I’ve known Ryan for a long time as a teacher at BYSJ, but his true itch was to travel. He did the bulk of it in Chile, rock climbing and wilderness guiding, with his gal, Isidora! Ryan is super special, so it was pretty cool getting to see him this year in January – after three long years – and then even more special to hear him say, “I want to stay here and open a studio.” What?!
How to Grow – When the Time is Right
Community over Competition
My days at Il Fornaio were never about competing. In fact, it was common to have one of our restaurants close to other Italian restaurants. It never bothered us. We focused only on creating what we did with very high standards: delivery of authentic Italian food. That same concept carries over easily to my life now in Bikram yoga. I never considered altering anything we did because of what others were doing around us. The product we delivered was working – and it was working over and over again.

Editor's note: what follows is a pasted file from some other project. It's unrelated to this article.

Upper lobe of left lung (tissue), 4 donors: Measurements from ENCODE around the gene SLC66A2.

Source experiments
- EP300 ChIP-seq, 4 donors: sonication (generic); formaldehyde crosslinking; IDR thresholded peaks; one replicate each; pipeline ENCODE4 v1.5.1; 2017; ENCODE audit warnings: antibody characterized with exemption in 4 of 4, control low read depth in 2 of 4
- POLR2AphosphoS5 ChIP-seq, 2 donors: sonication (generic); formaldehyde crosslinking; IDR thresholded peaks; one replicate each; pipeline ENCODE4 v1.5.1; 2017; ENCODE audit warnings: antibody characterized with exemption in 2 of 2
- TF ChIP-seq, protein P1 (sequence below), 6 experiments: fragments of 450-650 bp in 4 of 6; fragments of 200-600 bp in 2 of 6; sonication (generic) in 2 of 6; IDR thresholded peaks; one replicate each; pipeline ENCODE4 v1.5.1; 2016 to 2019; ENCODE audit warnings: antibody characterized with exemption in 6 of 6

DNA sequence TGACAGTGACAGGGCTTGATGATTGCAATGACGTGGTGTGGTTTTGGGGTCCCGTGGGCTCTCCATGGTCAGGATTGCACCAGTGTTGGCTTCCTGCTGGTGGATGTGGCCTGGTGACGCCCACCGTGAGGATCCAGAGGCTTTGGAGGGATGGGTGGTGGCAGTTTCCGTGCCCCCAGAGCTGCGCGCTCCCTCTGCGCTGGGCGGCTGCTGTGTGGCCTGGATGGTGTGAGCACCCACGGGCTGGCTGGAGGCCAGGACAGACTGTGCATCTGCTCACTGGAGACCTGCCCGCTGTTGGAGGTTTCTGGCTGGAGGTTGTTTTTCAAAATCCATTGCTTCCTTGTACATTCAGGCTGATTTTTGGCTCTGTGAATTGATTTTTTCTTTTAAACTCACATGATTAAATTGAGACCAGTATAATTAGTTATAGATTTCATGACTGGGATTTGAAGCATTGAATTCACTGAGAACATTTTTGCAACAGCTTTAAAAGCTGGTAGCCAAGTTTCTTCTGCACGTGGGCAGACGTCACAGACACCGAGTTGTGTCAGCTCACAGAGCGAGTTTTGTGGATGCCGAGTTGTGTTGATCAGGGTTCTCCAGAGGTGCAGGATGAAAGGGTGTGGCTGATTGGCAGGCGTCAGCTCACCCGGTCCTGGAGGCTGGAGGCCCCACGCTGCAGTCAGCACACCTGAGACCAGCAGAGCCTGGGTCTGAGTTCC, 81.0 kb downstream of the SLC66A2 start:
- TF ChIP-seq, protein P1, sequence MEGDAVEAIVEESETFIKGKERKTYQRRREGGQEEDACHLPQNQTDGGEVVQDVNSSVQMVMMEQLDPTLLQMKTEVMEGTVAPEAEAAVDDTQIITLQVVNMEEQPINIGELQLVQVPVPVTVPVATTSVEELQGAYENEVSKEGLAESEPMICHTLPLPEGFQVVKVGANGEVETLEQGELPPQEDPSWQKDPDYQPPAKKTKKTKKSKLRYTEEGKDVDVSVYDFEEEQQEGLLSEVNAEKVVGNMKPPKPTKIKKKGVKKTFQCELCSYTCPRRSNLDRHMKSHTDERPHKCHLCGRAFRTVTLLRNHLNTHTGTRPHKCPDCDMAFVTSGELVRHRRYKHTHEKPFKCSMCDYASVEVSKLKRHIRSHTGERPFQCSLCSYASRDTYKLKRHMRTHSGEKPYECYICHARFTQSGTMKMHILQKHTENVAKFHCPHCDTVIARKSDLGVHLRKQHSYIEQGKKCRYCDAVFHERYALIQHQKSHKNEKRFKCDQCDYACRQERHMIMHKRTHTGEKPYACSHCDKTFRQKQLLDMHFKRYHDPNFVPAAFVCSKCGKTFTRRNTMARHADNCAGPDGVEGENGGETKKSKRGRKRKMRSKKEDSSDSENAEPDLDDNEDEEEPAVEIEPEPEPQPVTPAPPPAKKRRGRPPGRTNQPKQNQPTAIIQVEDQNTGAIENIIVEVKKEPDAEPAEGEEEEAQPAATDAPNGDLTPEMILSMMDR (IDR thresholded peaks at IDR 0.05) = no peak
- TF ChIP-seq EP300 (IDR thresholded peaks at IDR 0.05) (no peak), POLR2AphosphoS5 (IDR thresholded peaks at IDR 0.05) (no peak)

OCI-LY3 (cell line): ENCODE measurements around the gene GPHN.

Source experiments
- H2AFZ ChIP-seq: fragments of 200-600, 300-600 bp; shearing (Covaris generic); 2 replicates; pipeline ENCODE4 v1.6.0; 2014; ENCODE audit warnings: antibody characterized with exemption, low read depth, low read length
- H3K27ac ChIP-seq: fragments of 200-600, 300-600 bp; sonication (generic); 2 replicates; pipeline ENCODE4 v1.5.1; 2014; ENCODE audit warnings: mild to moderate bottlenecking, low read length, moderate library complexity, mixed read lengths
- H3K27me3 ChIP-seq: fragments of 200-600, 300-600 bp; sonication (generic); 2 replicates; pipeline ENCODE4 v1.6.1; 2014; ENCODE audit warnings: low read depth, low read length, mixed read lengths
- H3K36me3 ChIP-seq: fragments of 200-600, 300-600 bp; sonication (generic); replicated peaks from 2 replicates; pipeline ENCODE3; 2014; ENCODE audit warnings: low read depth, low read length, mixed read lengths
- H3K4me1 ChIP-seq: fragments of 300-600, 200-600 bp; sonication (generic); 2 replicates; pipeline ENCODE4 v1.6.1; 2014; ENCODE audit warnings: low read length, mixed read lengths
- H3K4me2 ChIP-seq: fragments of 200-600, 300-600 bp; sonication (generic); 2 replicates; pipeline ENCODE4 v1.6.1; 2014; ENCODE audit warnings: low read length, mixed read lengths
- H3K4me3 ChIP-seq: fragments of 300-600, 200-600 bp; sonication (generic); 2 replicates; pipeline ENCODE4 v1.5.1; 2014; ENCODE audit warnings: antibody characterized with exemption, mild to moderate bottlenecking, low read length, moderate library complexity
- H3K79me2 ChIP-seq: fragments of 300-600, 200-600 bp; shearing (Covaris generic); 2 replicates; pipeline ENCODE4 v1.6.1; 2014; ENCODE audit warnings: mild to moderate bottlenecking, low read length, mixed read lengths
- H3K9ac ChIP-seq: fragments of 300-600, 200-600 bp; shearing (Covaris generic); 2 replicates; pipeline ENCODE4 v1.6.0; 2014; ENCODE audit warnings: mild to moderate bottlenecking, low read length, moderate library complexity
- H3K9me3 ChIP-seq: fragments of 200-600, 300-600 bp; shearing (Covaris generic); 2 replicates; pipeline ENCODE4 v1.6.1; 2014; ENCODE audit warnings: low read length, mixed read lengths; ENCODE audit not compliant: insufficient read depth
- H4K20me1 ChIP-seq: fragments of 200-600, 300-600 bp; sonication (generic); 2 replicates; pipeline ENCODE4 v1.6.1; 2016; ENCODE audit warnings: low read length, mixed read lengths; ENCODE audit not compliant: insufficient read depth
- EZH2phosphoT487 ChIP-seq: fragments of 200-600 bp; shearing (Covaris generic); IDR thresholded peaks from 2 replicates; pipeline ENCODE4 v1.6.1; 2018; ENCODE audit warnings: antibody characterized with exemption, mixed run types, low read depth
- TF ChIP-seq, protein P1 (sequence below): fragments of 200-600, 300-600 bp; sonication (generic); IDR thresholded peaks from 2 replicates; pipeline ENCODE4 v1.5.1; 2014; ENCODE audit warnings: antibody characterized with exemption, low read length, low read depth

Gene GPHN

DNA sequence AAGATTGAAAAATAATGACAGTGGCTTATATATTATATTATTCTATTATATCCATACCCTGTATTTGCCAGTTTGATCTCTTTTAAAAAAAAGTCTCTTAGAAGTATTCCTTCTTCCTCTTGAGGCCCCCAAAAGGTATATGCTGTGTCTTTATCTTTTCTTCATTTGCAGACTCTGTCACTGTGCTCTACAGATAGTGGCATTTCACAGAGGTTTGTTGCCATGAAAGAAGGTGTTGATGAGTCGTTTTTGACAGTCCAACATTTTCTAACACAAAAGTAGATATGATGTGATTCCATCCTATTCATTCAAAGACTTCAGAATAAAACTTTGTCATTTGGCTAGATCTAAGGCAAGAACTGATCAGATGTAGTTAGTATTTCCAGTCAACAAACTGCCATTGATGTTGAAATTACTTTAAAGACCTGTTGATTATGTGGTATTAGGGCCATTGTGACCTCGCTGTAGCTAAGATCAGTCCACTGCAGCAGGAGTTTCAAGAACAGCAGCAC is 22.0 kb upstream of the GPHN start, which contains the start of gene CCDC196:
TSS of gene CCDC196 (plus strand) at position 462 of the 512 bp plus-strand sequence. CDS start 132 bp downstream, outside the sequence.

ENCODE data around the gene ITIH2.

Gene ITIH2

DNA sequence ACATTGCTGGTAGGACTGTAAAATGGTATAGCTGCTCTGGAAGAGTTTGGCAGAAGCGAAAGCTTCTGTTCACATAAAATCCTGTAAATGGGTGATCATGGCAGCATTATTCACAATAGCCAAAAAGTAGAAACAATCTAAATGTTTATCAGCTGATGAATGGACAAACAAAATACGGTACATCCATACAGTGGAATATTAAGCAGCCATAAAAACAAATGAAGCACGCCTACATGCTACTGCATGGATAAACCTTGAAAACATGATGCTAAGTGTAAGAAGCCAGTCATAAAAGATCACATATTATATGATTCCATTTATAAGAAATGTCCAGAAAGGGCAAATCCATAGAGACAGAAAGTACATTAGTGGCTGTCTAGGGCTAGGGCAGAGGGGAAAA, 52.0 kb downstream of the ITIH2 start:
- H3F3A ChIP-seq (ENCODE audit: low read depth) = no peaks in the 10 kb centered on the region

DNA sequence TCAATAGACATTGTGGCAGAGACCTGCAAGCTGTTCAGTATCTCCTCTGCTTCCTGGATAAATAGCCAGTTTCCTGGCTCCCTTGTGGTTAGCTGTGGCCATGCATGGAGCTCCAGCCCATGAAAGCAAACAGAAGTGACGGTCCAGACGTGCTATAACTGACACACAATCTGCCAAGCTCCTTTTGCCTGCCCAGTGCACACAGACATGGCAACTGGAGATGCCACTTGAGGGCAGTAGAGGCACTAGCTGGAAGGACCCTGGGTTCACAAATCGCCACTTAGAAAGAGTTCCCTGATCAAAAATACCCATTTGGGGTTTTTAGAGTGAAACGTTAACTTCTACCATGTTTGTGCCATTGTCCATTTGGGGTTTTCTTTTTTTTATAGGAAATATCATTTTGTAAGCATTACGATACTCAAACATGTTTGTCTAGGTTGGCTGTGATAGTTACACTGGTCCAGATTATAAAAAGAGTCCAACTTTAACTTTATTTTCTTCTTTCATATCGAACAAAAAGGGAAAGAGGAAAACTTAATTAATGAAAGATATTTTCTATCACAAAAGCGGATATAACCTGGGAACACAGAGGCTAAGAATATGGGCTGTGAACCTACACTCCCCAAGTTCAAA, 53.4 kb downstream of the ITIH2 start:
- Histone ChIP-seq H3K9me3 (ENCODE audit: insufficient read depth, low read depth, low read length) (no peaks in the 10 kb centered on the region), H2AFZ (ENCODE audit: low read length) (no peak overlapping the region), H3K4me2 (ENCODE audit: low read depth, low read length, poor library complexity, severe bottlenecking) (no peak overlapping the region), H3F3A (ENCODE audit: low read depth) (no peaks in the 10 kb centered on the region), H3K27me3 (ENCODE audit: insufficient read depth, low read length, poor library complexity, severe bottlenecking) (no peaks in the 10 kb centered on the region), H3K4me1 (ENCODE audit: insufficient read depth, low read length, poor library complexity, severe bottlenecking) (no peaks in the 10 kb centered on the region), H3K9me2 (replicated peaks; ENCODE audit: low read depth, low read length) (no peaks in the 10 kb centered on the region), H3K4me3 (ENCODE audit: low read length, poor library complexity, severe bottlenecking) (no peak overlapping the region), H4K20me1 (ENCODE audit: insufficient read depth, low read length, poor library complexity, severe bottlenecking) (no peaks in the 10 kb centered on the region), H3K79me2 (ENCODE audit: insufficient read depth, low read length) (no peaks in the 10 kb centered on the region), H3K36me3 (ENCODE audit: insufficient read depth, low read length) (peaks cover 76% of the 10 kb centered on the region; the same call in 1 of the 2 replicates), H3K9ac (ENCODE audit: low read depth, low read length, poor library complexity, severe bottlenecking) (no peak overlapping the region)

After 16 years of owning BYSJ, I still hear, “Thank you, you saved my life.” 16 years and we still get an average of 170-200 new people each month. 16 years of non-stop testimonials of how people have transformed their one life. Even today, as I was lingering in thought finishing up my make-up in the bathroom, the last member to leave leaned in to where I was and said, “Thank you for all you do.”
So, it’s clearly not the yoga that’s broken – it’s the lack of business acumen of the studio owners. In other words, maybe like Il Fornaio, the business ran formless for awhile but by the 10th restaurant or, in our case the 10th studio in the Bikram world, we needed form: guidelines from a mother ship. Because it never happened, those studio owners with some business experience had a better chance of survival than those that didn’t. What made it worse was the fact that this yoga was so good that it masked any business problems or lack of business organization until it was too late.